TikTok in the Classroom? Learning on Social Media
Can TikTok be educational?
There is educational value in social media app TikTok, which has the ability to offer bite-sized morsels of infotainment. Many students are zoned into short (one-minute-long) TikTok videos that provide immediate gratification and satisfying sensory stimuli. Visual and audio snippets of information draw users into content that can be a catalyst for much larger and in-depth explorations than the TikTok timeframe allows. Why not use this format to hook your students into a topic?
TikTok can be used as an entry point in the classroom to support outcome-aligned content. Media creation tools like TikTok can help connect with and engage students, offering them an alternative communication method that goes beyond the written word. The technology tools used for communication and engagement in classrooms have evolved over the ages, from sticks and sand to VCRs, touchscreens and LMS sites. There is a wide range of tech tools to choose from, so it’s up to the educator to determine if TikTok is the right tool for a particular lesson. It is of the utmost importance for educators to ensure digital/media literacy and citizenship are also being taught when using social media platforms to engage learners. For more on using social media in the classroom, refer to the NFB blog post by educator Asif Penwala.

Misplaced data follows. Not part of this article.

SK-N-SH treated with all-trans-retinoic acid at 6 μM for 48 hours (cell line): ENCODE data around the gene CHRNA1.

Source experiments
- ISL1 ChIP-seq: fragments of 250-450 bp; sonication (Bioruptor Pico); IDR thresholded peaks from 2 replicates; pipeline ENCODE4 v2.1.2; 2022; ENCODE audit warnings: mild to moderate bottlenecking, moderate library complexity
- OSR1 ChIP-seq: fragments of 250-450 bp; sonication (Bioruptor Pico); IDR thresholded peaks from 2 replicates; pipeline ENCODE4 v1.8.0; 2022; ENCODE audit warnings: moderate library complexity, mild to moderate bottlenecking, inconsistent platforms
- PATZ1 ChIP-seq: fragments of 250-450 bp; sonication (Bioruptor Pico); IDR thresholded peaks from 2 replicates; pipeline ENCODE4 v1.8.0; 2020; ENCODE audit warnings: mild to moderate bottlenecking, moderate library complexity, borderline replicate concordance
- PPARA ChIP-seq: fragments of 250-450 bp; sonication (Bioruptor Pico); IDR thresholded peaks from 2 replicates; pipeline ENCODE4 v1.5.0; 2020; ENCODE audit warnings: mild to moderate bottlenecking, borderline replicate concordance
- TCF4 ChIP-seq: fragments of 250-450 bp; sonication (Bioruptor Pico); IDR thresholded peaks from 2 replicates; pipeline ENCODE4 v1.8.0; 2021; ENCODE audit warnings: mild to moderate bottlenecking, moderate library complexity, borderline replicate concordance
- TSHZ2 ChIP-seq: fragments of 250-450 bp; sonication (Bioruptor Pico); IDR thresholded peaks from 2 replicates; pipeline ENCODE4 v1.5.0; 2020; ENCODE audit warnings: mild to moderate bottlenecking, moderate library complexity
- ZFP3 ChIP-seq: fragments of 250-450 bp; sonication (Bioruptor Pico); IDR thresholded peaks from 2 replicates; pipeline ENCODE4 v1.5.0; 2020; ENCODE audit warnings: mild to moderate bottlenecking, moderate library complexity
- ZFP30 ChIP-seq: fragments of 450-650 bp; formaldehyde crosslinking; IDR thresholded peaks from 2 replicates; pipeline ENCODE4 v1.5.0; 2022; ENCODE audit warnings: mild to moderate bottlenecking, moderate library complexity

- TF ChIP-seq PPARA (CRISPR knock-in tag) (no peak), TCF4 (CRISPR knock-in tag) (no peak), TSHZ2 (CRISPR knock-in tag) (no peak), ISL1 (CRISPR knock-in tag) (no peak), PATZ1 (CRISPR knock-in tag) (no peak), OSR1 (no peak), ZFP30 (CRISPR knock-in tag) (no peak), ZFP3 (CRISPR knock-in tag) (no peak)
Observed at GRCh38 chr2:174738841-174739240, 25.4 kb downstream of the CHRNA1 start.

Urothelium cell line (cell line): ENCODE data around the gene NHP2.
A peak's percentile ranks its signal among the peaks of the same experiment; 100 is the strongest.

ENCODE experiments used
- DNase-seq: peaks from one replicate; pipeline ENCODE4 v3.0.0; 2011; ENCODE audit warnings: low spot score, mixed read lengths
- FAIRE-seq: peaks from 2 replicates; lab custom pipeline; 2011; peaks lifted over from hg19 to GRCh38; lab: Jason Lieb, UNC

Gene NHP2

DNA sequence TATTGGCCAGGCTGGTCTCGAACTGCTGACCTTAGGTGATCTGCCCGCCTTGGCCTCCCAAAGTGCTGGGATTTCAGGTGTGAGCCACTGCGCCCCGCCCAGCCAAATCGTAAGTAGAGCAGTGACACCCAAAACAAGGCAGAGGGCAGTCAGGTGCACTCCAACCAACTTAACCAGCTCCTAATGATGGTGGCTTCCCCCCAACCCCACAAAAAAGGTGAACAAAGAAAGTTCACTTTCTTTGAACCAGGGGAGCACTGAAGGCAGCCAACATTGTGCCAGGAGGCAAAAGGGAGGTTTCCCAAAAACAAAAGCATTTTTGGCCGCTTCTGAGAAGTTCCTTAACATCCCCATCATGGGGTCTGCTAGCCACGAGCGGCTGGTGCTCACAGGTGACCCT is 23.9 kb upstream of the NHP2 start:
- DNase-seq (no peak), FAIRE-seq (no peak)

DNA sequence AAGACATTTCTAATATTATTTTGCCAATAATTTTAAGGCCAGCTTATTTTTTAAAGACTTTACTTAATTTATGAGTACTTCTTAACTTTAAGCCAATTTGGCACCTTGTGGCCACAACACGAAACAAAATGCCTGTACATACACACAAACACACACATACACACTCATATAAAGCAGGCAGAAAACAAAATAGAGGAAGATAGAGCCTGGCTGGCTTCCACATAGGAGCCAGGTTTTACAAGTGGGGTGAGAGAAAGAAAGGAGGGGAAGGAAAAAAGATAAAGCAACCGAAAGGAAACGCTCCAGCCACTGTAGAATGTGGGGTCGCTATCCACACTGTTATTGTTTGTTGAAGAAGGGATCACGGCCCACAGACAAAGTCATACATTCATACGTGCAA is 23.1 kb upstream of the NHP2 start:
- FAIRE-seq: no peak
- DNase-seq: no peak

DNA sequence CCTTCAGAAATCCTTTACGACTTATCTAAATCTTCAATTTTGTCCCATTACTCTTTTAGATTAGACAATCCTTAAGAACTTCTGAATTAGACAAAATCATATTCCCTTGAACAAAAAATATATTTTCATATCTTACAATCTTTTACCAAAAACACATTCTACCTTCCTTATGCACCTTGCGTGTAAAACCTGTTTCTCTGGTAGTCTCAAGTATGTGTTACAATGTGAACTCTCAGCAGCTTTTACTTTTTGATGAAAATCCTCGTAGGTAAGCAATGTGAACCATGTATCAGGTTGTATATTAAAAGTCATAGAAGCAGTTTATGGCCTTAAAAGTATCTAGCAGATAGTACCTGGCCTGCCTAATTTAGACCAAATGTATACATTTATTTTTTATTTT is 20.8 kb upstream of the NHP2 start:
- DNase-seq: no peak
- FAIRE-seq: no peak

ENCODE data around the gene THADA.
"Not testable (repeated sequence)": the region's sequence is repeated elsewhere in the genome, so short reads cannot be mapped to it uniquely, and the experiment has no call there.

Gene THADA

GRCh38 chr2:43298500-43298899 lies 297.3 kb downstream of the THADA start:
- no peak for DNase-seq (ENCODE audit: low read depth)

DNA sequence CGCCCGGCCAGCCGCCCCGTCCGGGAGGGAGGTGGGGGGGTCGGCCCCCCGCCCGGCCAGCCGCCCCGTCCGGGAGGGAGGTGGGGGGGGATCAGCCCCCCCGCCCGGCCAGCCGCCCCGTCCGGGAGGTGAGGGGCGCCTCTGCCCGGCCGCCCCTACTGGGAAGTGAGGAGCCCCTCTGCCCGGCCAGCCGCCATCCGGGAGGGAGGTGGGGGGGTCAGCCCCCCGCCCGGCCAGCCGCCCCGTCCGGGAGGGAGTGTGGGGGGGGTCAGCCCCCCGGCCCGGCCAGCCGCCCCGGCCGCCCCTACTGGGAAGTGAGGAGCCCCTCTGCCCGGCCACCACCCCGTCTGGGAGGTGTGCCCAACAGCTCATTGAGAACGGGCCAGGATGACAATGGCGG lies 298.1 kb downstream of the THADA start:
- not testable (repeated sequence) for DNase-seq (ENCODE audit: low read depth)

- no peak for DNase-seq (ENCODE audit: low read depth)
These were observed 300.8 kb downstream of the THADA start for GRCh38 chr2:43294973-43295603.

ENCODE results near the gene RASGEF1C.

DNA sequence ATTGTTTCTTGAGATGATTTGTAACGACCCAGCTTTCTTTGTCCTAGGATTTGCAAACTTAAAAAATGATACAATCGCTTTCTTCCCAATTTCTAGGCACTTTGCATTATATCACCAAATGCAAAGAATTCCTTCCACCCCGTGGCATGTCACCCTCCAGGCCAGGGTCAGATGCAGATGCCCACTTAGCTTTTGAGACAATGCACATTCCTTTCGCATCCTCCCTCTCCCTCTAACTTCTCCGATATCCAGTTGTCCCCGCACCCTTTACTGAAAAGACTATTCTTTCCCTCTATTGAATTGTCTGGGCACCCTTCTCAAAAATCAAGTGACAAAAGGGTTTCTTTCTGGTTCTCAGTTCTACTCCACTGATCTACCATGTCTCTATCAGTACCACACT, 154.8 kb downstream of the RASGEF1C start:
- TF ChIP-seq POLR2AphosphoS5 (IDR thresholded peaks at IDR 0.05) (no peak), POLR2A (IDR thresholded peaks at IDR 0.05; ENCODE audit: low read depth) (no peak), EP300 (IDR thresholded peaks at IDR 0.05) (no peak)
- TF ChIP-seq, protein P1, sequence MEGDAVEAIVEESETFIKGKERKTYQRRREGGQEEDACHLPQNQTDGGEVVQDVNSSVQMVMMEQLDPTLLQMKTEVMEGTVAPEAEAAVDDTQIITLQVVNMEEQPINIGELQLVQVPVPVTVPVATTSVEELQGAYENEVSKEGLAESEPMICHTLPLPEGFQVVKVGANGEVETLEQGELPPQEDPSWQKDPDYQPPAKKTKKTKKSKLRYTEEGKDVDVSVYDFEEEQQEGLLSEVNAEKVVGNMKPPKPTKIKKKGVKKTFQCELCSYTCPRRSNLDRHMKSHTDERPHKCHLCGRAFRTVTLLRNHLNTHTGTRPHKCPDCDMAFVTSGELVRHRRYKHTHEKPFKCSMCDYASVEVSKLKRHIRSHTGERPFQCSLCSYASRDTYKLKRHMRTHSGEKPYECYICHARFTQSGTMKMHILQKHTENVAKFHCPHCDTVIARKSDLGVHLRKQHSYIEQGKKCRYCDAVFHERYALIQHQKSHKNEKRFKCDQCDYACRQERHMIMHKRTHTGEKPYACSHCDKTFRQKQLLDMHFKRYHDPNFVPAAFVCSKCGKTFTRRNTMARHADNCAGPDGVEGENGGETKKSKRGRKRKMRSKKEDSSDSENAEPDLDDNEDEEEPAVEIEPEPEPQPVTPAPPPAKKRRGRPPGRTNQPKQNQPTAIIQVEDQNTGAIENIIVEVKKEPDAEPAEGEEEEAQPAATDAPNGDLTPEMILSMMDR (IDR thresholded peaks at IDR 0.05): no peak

TikTok videos are like commercials, but with a much more accessible creator, viewer and critic base. Creators of these one-minute power pieces can showcase talents, current events, views, information and knowledge from around the world without having to have million-dollar budgets, studios and paid-for airtime on television. Creators take ownership of their voice and ability to communicate and collaborate, and to critique and conceptualize content. Educators don’t necessarily need to be creators, but they can be sharers of TikToks that may have content relevant to learning outcomes.
BIPOC influencers on TikTok
Prominent creators can have a huge fanbase (followers) that share, like, comment, debate, duet or recreate their posts. These creators become influencers who are helping to shape, share and create conversations about current realities while potentially expanding the knowledge base of their followers.
TikTok has amplified the voices of members of BIPOC communities who for far too long have been left out, silenced and misrepresented by media. TikTok influencers James Jones, Sherry McKay and Elladj Balde create informing and engaging content that has garnered a massive following. These three creators were asked by the NFB to create content relating to The Big Reset, a thematic series of four three-minute films that are part of The Curve, an NFB collection of social-distancing stories intended to bring people together. The four films are also accompanied by mini-lessons that educators can use to activate critical inquiry and motivate actions to further expand knowledge and sharing of information.
TikTokers tackle The Big Reset